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U.N. Religious Freedom Anniversary

Voice of America . This month marks the twenty-fifth anniversary of the United Nations Declaration on the Elimination of All Forms of Intolerance and of Discrimination Based on Religion or Belief. The document recognizes the right of freedom of thought, conscience, and religion. This includes the right to worship freely, establish humanitarian institutions, perform rites, observe holidays, publish and teach religious views without discrimination by other groups or governments.

The struggle for these rights is on-going, said U.S. Ambassador for International Religious Freedom John Hanford. “Our continued vigilance on religious freedom is desperately needed,” he said.

The 2006 annual U.S. State Department report on religious freedom makes this clear. Authoritarian governments suppress religious expression as a threat to political dominance. Others allow limited religious expression, but severely repress the activities of religious groups that are not state-sanctioned. In certain countries, minority religions are marked for abuse or deemed “a security threat” or “terrorist group”. Repressive registration laws are widely used to restrict or outlaw non-approved religions. All over the globe, men, women, and children are still suffering for their religious beliefs.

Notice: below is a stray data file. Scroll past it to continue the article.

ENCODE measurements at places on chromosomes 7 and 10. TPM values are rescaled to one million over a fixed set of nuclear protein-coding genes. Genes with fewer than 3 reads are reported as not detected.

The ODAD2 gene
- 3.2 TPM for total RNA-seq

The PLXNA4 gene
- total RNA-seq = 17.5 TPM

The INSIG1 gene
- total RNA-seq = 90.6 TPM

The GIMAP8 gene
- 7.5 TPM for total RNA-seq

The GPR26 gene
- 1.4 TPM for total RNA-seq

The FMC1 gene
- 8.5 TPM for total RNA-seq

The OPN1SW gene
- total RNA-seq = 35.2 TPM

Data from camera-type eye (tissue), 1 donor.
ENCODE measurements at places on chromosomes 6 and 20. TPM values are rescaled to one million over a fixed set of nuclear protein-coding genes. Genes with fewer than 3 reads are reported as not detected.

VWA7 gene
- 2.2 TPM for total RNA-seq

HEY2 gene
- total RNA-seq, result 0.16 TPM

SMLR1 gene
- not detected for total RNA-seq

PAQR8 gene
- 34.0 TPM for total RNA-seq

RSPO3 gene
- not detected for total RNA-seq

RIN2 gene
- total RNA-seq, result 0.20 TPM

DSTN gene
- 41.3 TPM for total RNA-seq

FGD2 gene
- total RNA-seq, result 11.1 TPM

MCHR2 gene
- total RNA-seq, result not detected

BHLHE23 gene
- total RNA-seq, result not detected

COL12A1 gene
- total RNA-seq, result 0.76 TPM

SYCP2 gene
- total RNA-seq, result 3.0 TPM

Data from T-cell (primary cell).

In an event at the U.S. State Department commemorating the U-N declaration on religious freedom, U-N Rapporteur Asma Jehangir [juh hahn geer] said, “the advances have been slow and reluctant.” She said, “We have seen highly educated societies behave in highly intolerant forms against religious freedom.” It is the responsibility of governments, she said, to foster tolerance and prevent the promotion of religion-based hatred.

Nations that respect individual religious beliefs serve as bulwarks against extremism and conflict. The U-N declaration on freedom of conscience recognizes that religious persecution has often “brought, directly or indirectly, wars and great suffering to mankind.” That is why people must have the right “to believe and practice and worship” as they choose, says U.S. Secretary of State Condoleezza Rice.